One of the pioneers and widely considered as the first black person to play international football, representing Scotland on three occasions.
South American born from Guyana whose mother was also Guyanese and father from Scotland. Growing up provided an opportunity to move to Britain gaining an education where he displayed a natural ability, excelling in sports. Later on, in life, he became a qualified marine engineer.
Both football and education served Andrew well as he truly was a catalyst for what is achievable being black in Britain, during a period after the slave trade was abolished.
Sources are limited in terms of being able to provide an account on his childhood, however records do show he moved to England with his father and older sister around the age of 4 years old, leaving his mother back home in Guyana. Andrew’s father, a wealthy sugar plantation manager who’s family and most likely himself would have made their money from owning slaves prior to 1834, when slavery was officially abolished by law. We can assume he wanted to provide his children with the opportunity to receive a good education and career prospects with their mother’s approval for mutual reasons in a logical sense as a mother’s natural instinct wouldn’t allow herself to be separated from her offspring. Although not confirmed, she would have been a local worker, possibly on the plantation who would have wanted the best for her children especially as their father had the financial capacity to facilitate this whilst avoiding the certainty of them becoming plantation workers themselves. It’s also fair to say she would of had little say or control if there was an objection to the move, leaving the latter as a rationale as both a coping mechanism and a way of coming to terms with losing her children.
Life in England shows Andrew lived with a relative of his father with no evidence of him playing any further role with significance in the upbringing of his children. Andrew attended school and by the age of 13/14 years old he was essentially an orphan, following the death of his father and mother back in Guyana who he may have a distance memory of and potentially no solid contact details. The lost came with a hefty inheritance which made the teenager financially independent and continued his education moving to London, attending King’s College School in Wimbledon.
One can imagine being a pupil at a school of King’s College magnitude, presents itself with opportunities to explore and exposure to a variety of subjects, sports and interests which ultimately helped steer the direction he wanted to take his learning too. It was also during this period that his sporting talents became apparent whilst proving to be a smart and capable student, taking full advantage as the next progression was to study mathematics, natural philosophy and civil engineering at the University of Glasgow. Now at the age of around 19/20 years old living in Scotland, Andrew began to take football more seriously joining local sides building a reputation as his performances continued to impress those who were fortunate to witness.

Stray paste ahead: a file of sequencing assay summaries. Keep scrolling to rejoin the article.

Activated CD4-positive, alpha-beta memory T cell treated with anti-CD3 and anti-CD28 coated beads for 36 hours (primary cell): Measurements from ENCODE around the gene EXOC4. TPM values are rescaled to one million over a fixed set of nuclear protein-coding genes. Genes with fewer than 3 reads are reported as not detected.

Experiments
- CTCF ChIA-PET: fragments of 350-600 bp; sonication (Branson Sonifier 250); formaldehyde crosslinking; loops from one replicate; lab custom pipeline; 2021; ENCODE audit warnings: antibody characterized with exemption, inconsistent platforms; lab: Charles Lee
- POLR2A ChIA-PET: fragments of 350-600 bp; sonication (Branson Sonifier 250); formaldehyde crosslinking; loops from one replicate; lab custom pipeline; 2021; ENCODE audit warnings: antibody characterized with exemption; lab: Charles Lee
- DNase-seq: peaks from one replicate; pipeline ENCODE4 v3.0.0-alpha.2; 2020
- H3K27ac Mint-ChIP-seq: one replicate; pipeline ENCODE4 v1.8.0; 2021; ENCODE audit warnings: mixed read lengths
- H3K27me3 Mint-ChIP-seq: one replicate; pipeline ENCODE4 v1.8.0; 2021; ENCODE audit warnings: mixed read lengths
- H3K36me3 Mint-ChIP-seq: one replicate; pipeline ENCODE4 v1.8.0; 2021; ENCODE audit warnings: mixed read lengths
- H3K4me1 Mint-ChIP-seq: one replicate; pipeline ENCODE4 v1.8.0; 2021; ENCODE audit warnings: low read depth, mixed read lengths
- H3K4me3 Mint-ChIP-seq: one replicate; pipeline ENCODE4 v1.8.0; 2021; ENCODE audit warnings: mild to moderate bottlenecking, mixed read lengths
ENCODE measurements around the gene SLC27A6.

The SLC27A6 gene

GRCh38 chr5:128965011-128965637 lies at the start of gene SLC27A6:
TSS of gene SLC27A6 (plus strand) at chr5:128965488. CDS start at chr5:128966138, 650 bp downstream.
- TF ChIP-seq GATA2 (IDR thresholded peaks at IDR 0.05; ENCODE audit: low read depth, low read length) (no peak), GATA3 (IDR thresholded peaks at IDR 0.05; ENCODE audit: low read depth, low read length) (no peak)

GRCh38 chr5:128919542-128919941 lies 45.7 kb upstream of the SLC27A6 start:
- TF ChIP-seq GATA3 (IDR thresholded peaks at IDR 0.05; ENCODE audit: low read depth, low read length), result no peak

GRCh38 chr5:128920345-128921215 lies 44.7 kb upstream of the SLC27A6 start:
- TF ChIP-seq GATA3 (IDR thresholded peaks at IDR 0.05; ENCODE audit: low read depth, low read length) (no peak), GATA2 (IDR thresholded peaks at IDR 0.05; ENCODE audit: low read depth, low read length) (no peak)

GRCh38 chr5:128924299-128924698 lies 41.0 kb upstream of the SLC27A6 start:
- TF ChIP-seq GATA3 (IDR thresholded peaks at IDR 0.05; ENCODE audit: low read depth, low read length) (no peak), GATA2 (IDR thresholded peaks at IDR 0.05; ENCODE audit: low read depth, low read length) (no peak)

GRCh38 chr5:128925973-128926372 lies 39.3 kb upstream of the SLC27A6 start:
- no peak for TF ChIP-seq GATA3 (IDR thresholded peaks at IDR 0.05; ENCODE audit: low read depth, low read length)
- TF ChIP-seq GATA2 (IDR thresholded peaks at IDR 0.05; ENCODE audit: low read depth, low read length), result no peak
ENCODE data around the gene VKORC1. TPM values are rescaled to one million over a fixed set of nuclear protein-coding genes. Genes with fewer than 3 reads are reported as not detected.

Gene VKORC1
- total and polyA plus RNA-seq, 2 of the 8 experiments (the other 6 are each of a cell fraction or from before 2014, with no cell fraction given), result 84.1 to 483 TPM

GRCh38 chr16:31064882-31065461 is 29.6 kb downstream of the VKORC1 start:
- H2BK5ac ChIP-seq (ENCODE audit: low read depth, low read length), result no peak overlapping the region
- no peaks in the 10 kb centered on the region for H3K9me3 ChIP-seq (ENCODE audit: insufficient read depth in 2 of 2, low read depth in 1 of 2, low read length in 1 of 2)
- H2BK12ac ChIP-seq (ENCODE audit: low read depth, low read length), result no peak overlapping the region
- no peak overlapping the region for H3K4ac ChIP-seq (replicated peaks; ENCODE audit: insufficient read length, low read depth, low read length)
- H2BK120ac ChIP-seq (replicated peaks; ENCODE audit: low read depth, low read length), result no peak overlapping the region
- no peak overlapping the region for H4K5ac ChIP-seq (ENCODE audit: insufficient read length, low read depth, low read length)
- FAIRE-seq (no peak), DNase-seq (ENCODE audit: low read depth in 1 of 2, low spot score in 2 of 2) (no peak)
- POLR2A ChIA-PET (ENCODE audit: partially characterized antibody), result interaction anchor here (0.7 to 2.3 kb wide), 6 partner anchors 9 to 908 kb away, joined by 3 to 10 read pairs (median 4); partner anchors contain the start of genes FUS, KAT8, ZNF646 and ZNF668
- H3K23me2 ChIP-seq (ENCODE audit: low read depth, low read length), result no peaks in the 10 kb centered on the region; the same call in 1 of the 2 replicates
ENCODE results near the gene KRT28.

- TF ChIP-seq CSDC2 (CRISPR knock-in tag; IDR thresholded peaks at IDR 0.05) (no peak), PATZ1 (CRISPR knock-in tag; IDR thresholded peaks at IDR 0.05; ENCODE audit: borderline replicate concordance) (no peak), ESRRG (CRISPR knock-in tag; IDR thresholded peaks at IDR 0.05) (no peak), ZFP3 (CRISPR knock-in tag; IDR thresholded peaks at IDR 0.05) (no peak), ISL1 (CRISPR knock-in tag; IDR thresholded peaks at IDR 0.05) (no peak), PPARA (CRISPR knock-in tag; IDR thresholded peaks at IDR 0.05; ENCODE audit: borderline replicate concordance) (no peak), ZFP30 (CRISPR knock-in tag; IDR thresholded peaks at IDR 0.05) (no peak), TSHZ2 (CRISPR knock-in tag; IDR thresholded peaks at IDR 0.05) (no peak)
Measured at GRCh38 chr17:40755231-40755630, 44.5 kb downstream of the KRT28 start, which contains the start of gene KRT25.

By his mid twenties the young footballer also had a day job which is the equivalent of a semi-professional by today’s standard and was selected to play for Glasgow, helping them to a 1-0 win over Sheffield. Within the same year Queen’s Park F.C., Scotland’s first association football club sign Andrew and with this team he goes on to win the Scottish Cup on more than one occasion, which is still active today and one of the oldest association competitions in football history.
Andrew’s presence signifies ‘The First’ and ‘One of the First’ as we look at what we know, his life could have planned out into various scenario’s both positive and negative. So for example he was separated from his mother as a child, moved to a foreign country as a child, became a teenage orphan, inherited wealth as a teenager and coping with an ignorant society full of racial prejudice and discrimination. There is no doubt the inheritance could have helped ease some of these obstacles, however accounts reflecting his character appears to consistently show a humble gentleman despite any negative behaviour towards him.
Andrew Watson will and should be remembered as one of the first black footballers, the first black international player, the first black player to win a major competition, the first black administrator in football and one of the first examples of black presence in Britain, disproving the portrayal that this never existed.